The Society of Critical Care Medicine has revamped its guidelines in an attempt to keep doctors from overprescribing benzodiazepines to sedate patients. “Benzos,” as they are sometimes called, are a class of anti-anxiety drugs including Valium, Klonopin and Ativan which can bring on a nightmarish set of side effects including delirium and hallucinations, even in the most clear-minded individuals.
These drugs have a heightened effect on the elderly, and are associated with an increased risk of falling. For patients who are under the confusing influence of these drugs, painful medical procedures may feel more like torture. A breathing tube can be interpreted as someone choking them. A catheter insertion may seem like rape. Often patients in this situation will later develop post-traumatic stress disorder, suffering nightmares, flashbacks, memory loss, and lingering phobias. They may feel confused and embarrassed about what they remember from their treatment.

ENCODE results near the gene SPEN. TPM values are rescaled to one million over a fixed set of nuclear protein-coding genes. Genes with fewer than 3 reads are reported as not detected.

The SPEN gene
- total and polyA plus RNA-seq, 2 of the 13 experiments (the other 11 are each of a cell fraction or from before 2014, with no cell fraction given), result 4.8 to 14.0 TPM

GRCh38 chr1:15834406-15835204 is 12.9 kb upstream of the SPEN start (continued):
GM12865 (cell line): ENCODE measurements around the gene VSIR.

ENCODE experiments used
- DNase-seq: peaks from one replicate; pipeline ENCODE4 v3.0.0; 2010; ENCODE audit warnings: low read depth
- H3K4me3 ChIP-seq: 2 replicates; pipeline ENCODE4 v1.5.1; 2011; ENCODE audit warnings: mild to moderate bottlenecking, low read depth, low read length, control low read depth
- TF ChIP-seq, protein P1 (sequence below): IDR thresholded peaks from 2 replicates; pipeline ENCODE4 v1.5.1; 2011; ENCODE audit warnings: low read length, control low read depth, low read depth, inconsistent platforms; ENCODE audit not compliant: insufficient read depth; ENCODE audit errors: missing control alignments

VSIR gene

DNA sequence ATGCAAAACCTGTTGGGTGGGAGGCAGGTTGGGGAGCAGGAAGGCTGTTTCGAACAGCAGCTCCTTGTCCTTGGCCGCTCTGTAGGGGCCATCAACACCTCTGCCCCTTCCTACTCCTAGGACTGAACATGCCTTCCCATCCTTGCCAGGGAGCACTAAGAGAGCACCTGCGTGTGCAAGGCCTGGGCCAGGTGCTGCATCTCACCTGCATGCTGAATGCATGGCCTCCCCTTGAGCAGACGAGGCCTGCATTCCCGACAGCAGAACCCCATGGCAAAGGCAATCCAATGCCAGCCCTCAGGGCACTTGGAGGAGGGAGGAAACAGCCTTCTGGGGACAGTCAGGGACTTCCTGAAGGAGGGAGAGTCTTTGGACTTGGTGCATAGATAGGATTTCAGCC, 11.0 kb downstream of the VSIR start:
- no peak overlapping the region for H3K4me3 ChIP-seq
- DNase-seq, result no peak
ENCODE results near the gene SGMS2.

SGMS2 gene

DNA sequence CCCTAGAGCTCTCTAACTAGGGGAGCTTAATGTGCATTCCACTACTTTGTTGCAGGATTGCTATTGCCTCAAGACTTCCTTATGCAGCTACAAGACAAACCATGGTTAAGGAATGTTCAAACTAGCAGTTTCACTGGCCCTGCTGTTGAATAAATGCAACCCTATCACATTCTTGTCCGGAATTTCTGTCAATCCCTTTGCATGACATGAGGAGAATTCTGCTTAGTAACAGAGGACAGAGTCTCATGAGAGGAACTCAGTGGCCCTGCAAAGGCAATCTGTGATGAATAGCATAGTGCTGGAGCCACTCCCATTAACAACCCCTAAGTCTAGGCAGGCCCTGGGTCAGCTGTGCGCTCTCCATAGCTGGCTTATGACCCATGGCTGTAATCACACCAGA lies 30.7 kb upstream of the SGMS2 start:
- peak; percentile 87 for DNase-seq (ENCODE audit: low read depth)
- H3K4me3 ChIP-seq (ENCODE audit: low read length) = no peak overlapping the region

Some treatment centers and families in Europe keep journals for their patients so that disturbing memories of hallucinations can be cross-referenced with the actual procedures which took place. While these journals seem to speed up mental recovery after a scary medical procedure, they have been slow to take hold in the United States.